the Center for Young Women’s Health at the Children’s Hospital by Nathaniel Tran

by tuftsigl
Sep 03

I remember my middle school science teacher telling me, “Put good in, get good out!” as she reminded my class to eat breakfast and snack throughout the day if we needed to.

 

When I first started working with the Center for Young Women’s Health at the Children’s Hospital of Boston, I thought I would be interpreting and explaining medical procedures to patients. I soon realized that the Center does not exist primarily as a physical location. Instead, it is an online collection of resources for adolescent women to educate themselves regarding nutrition, health maintenance, sexual and reproductive health, and mental health. As a educational resources intern, I work with the Center’s director to identify and create health guides for Spanish-speaking patients.

 

My work in the first few weeks has mainly focused on nutrition which I initially was disappointed with. I came for “real medicine” and was hoping to focus on women’s health issues, but the focus has shifted to encompass immigrant/refugee health. The first project we worked on aims to clarify the convoluted food labeling system in the US. For example, the beverage Sunny D at first glance is often mistaken as fortified orange juice. Its label advertises that it contains 100% Vitamin C and the orange wedge designs suggest that the beverage is somewhat healthy, instead the beverage contains only 5% juice that is sweetened with corn syrup and is packed with artificial dyes. For many parents who are unfamiliar with the food labeling system in  the US, including many immigrant parents, the decision to purchase the drink under the impression that it’s “basically orange juice” is misleading and potentially harmful. With little nutritional value and excessive sugar content, kids end up drinking calories that are unsatisfying to their body leaving to high calorie diets.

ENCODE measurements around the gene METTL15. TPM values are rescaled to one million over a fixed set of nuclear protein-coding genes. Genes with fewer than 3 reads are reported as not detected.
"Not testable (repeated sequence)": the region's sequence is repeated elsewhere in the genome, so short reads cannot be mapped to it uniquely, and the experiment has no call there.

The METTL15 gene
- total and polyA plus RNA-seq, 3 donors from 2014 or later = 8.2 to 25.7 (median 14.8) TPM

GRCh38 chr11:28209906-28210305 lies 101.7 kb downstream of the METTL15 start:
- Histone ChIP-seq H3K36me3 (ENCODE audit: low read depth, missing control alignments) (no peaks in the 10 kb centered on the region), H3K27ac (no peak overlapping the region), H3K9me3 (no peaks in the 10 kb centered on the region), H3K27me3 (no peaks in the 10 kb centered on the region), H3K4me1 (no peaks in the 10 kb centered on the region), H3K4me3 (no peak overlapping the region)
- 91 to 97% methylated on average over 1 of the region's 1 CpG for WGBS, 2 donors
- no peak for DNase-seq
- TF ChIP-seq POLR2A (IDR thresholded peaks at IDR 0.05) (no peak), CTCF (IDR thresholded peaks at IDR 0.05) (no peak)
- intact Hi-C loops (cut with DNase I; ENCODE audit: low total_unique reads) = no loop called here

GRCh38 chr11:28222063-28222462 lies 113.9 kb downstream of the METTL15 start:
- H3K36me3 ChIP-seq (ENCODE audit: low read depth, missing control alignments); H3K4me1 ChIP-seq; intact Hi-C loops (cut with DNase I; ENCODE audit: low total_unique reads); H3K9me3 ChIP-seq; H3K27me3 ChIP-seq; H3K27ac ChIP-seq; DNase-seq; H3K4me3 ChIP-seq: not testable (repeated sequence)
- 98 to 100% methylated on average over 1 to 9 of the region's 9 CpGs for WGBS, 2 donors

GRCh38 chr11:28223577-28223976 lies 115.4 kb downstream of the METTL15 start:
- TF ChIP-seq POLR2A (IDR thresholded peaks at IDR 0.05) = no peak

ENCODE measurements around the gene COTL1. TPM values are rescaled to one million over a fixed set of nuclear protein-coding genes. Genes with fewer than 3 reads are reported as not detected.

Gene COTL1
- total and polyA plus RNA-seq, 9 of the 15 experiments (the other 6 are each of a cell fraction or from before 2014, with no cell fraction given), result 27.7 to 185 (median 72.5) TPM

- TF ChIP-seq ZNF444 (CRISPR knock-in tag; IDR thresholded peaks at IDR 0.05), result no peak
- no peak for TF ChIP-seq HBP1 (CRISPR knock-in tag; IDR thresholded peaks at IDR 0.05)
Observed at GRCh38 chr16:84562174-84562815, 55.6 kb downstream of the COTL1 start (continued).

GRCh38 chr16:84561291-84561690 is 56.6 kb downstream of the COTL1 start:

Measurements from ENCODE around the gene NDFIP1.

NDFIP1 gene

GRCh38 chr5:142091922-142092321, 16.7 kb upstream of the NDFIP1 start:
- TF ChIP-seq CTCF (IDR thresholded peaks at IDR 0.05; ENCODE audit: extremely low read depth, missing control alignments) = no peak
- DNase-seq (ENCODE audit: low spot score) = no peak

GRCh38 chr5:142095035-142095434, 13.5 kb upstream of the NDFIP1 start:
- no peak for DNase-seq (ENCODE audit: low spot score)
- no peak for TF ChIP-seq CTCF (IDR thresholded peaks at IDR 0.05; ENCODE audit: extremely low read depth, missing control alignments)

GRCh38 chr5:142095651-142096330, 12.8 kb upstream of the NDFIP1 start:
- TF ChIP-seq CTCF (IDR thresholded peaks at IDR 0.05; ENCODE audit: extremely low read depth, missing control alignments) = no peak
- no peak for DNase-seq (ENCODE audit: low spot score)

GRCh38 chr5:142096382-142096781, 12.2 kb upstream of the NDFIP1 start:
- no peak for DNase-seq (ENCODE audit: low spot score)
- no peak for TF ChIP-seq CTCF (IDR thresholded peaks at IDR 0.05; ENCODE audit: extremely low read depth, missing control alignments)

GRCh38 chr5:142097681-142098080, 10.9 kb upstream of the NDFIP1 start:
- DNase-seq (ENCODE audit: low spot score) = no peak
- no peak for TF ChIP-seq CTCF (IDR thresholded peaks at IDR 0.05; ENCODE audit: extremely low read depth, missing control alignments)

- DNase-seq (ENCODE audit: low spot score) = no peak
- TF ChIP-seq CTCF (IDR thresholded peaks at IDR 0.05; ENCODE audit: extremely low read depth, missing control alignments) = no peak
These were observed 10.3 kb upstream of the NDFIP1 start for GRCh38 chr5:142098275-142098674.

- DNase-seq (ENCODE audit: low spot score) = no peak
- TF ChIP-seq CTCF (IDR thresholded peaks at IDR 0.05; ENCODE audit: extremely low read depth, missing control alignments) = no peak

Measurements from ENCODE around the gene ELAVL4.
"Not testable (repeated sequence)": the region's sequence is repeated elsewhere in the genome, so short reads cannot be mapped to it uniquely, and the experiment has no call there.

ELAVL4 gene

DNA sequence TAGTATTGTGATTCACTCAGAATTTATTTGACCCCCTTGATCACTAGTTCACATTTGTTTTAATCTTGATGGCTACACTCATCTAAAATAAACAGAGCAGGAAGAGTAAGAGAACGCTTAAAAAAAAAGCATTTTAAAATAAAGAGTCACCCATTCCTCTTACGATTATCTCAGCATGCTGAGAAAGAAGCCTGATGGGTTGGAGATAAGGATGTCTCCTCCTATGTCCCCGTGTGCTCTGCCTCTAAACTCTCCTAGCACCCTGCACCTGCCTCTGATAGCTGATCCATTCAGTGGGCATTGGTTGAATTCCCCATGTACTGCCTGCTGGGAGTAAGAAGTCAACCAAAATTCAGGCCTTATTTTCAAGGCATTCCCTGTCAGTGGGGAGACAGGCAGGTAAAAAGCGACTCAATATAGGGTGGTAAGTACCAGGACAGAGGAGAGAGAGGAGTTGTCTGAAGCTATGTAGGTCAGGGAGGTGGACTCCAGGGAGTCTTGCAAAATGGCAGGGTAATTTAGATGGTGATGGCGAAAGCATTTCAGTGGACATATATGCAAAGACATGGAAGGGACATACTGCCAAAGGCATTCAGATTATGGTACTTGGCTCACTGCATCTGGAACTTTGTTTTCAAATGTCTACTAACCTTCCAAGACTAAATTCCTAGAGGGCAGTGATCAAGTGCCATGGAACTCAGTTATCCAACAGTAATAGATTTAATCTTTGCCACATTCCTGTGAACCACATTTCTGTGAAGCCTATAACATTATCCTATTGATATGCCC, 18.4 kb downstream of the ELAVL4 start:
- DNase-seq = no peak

The first educational guide I worked on explained healthy and unhealthy snacks to improve dietary choices and to debunk food myths for parents. The following week I researched food deserts. It is irresponsible for health care providers to point fingers and pass blame to parents fr unhealthy diets without context. For a significant population, healthy and fresh vegetables are indeed a luxury because the grocery stores and farmers markets that offer these goods may not be easily accessible or affordable — these areas are known as food deserts.

 

Looking back to what my teacher had said, I agree that if you eat well, you perform well, which goes for athletes and mathletes! The Center’s mission to educate parents and patients to improve health goes beyond medical interventions. In my capacity as an resource outreach intern, my research and work has focused on nutrition in immigrant and refugee Spanish speaking families and how their food-choices impact their long term health. My time so far with the Center has required me to absorb so much information, and the hardest challenge is sharing the important information in a foreign language while still making sure the information is educational and useful. 

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